Another great real world example...let's pretend you are a maintenance guy at an old pulp mill that uses plain babbit bearings on the shafts of the pulp rolls. The system has 5000 gals of circulating oil in the basement, plumbed into each bearing. You take regular vibration and temp tests on all the bearings to keep on top of things. So...you have 3 days to run before a large shut down and one bearing is starting to vibrate and temp is rising. It's not going to last...so what do you do? Are you going to shut down production early? How do you get the temperature down and keep this bearing alive for 3 more days?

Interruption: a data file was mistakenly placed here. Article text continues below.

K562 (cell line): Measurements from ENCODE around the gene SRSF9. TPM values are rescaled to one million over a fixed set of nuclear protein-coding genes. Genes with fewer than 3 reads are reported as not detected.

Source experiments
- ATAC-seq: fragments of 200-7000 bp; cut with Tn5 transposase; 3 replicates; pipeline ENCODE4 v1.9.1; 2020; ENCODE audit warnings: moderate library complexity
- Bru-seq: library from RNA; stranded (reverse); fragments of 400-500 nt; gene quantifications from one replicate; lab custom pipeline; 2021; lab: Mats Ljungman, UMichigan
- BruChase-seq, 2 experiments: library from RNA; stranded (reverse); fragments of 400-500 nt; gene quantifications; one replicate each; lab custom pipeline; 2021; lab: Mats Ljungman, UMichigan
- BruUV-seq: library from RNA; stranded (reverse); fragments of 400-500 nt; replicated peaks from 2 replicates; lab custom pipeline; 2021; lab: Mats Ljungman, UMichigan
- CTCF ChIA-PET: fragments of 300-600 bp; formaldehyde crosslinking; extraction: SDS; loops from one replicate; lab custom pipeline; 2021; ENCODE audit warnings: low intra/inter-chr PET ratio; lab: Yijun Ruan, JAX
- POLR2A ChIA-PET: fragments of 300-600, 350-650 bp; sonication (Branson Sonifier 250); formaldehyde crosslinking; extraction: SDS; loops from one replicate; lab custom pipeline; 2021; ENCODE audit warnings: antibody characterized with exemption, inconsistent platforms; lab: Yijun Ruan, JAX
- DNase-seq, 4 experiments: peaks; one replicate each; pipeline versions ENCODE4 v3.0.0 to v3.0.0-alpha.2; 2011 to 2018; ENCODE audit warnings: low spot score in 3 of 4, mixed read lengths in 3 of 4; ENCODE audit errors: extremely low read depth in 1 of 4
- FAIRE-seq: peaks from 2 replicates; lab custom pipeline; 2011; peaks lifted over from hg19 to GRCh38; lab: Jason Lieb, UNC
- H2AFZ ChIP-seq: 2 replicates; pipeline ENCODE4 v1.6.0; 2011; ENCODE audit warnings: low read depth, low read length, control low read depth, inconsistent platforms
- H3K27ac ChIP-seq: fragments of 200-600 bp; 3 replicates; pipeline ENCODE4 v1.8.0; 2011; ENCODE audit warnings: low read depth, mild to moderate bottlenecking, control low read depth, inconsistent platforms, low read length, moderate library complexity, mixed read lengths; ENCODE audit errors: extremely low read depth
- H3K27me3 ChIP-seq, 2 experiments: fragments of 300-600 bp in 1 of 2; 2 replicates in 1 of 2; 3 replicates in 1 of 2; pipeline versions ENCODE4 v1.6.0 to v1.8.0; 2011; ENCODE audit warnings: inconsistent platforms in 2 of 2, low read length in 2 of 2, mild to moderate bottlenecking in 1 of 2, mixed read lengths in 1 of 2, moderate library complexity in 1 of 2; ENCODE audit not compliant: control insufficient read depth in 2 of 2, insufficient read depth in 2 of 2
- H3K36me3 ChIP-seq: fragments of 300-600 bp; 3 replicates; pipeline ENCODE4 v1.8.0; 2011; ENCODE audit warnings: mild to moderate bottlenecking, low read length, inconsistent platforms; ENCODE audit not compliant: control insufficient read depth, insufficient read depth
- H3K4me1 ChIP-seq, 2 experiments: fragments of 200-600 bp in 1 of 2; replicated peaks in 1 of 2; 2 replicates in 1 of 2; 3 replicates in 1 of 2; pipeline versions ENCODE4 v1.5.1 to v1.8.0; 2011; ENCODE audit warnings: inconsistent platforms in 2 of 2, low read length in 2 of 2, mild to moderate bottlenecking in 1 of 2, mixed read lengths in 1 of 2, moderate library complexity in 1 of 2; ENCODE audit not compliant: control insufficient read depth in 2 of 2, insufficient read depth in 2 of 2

Well...how about cutting off the oil flow to the bearing, opening the top of the inspection port and pounding LARD into the bearing at regular intervals? Why lard? Animal fats are VERY slippery. Much more slippery that petroleum or synthetic hydrocarbon oils. Assuming this works, does it mean that you want to put lard or animal fat in the whole system. Of course not... but there are oils that are blended with animal fats, eg: compounded steam cylinder oils and some compounded worm gear oils.

Anyways...I hope this adds some more info to the discussion...:cool:
 

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Oops...killed the thread

Oops...I told you I should have know better...sorry for killing the thread. :D

Oldndumb - you're welcome, if I was able to provide some relevant data. So,are you one of the "old machinists" you're refering to?